is lecturer at St. Poelten University of Applied Sciences, Austria and senior researcher at the Institute of Software Technology & Interactive Systems at Vienna University of Technology, Austria. He is an expert in Information Visualization (InfoVis) and Visual Analytics (VA), particularly in the context of time-oriented data. Wolfgang served as reviewer and program committee member for various scientific conferences, symposia, and journals, and acted as co-chair and advisor for scientific workshops. Wolfgang has authored and co-authored more than 50 peer-reviewed articles and presented his research at international venues. He has received national awards for his research work, was awarded a Top Cited Article 2005-2010 from Pergamon/Elsevier, and received a best paper honorable mention at IEEE Conference on Visual Analytics Science and Technology (VAST). He is also the founder and coordinator of a public Wiki to collect and share information on InfoVis (InfoVis:Wiki). His main research interests include visual analytics and information visualization, human-computer interaction (HCI), usability, and user-centered design.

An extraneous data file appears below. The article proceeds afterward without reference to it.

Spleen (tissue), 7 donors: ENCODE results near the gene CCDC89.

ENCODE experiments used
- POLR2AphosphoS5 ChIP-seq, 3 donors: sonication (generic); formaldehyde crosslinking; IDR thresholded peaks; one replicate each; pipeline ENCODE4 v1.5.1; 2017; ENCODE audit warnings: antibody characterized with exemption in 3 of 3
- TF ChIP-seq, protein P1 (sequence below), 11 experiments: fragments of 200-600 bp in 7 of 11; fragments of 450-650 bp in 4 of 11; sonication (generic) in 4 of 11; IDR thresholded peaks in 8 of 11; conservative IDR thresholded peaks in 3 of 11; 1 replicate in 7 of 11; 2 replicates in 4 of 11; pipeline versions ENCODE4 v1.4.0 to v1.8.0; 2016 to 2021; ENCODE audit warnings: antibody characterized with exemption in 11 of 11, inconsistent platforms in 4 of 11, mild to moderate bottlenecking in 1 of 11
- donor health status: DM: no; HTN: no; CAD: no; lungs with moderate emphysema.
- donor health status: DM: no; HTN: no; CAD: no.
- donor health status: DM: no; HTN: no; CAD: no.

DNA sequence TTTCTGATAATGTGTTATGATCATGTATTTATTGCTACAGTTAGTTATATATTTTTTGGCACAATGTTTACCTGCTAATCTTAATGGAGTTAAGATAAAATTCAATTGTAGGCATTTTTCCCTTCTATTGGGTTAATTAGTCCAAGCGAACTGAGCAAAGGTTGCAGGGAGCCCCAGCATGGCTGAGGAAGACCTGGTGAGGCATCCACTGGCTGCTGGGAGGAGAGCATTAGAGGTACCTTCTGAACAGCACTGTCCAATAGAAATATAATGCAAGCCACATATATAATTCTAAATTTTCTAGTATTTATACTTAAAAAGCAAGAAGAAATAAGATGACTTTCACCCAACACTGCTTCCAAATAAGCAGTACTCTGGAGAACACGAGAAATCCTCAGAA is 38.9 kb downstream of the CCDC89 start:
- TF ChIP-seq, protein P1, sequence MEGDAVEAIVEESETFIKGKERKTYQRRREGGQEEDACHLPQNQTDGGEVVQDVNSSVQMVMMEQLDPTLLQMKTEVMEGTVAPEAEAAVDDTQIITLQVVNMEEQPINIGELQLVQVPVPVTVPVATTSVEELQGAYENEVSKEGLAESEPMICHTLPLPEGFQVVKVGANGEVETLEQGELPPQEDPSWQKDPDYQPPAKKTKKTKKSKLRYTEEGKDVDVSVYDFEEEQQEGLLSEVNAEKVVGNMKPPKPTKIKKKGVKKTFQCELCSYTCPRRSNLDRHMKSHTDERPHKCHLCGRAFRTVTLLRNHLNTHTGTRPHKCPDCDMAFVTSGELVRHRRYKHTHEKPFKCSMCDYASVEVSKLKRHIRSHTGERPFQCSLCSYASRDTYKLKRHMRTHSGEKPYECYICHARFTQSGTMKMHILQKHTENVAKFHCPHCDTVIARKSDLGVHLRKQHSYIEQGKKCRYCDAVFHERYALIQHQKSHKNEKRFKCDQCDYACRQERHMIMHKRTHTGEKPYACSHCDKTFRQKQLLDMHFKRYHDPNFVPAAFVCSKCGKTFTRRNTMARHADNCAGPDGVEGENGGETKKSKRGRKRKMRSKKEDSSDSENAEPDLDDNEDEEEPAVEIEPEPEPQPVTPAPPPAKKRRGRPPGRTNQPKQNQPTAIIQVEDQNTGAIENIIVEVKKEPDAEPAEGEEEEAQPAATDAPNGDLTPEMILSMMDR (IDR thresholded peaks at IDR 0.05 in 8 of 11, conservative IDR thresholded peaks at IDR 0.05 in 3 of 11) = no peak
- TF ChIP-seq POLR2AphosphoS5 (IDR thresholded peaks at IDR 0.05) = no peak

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Silvia Miksch

Silvia Miksch

has been head of the Information and Knowledge Engineering research group, Institute of Software Technology & Interactive Systems, Vienna University of Technology since 1998. From 2006 to 2010 she was professor and head of the Department of Information and Knowledge Engineering at Danube University Krems, Austria. In April 2010 she established the awarded Laura Bassi Centre of Expertise "CVAST -- Center for Visual Analytics Science and Technology (Design, Interact & Explore)" funded by the Federal Ministry of Economy, Family and Youth of the Republic of Austria. Silvia has acquired, led, and has been involved in several national and international research projects. She has served on various program committees of international scientific conferences and was conference paper co-chair of the IEEE Conferences on Visual Analytics Science and Technology (IEEE VAST 2010, 2011) at VisWeek. She has more than 180 scientific publications and her main research interests are information visualization, visual analytics, plan management, and time.

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Heidrun Schumann

Heidrun Schumann